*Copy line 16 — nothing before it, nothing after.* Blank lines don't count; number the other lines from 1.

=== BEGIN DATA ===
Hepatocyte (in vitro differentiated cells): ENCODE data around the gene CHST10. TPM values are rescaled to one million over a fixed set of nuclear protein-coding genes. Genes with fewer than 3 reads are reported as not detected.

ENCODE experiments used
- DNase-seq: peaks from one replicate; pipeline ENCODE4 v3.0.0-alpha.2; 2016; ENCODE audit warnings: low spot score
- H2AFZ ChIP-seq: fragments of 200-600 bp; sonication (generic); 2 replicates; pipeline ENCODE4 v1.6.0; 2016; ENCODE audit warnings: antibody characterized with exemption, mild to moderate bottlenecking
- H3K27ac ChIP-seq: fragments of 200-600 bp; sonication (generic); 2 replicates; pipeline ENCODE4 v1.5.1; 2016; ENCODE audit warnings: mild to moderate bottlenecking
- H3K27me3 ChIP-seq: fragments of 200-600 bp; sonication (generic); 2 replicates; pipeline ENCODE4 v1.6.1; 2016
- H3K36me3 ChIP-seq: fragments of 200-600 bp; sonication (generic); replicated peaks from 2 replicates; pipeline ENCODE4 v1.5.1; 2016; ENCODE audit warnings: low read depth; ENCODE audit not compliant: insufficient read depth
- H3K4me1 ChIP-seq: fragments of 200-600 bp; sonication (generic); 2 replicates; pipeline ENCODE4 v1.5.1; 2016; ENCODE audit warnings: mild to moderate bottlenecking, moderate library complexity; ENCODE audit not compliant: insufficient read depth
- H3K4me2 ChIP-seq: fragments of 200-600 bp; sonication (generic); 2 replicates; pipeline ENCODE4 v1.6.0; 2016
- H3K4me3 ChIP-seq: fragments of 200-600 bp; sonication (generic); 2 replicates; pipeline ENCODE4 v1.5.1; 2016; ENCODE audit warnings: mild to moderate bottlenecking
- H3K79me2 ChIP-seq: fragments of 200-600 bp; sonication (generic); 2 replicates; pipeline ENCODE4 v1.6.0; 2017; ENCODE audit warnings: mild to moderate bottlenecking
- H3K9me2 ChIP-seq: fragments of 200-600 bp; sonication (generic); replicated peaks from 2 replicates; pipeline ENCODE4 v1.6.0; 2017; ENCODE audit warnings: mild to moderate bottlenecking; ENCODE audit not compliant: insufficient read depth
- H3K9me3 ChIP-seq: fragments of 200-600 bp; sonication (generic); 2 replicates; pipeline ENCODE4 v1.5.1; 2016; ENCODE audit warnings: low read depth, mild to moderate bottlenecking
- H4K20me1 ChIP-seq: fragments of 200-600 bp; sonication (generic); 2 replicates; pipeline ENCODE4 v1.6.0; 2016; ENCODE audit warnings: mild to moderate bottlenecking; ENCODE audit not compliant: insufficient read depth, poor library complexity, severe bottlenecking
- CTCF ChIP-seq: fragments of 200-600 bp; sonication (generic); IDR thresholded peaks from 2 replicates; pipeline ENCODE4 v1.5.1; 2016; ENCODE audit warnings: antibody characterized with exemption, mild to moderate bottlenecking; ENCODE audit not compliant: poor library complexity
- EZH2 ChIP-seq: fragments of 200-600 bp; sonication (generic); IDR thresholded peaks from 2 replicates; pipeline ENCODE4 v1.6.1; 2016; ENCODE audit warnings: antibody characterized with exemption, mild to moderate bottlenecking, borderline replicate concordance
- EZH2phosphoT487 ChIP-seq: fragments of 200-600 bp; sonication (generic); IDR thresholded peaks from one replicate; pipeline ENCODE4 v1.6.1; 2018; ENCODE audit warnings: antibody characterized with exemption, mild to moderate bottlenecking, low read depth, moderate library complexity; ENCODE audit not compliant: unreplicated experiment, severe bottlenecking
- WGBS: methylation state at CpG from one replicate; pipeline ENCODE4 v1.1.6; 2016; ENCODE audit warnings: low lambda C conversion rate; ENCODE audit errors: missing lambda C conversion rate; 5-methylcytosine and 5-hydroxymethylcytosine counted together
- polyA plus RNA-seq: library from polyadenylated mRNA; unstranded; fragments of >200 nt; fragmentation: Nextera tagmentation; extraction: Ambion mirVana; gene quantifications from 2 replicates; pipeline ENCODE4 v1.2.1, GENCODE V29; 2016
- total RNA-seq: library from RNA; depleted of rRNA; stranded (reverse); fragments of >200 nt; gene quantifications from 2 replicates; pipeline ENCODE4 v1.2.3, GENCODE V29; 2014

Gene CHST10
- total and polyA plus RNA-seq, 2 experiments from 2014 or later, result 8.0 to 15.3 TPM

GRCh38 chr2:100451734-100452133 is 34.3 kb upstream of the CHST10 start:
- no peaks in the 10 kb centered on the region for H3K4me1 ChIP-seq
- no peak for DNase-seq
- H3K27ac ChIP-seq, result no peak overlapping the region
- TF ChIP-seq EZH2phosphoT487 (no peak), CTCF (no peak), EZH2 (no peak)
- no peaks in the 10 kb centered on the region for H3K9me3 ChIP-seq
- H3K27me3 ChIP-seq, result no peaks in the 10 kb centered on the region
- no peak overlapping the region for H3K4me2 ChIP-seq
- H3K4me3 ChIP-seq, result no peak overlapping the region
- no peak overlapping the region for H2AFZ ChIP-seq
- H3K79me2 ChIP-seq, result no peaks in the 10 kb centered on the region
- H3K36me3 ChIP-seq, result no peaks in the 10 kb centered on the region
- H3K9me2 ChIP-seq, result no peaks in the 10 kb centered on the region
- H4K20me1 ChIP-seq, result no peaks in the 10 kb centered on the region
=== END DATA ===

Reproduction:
- EZH2 ChIP-seq: fragments of 200-600 bp; sonication (generic); IDR thresholded peaks from 2 replicates; pipeline ENCODE4 v1.6.1; 2016; ENCODE audit warnings: antibody characterized with exemption, mild to moderate bottlenecking, borderline replicate concordance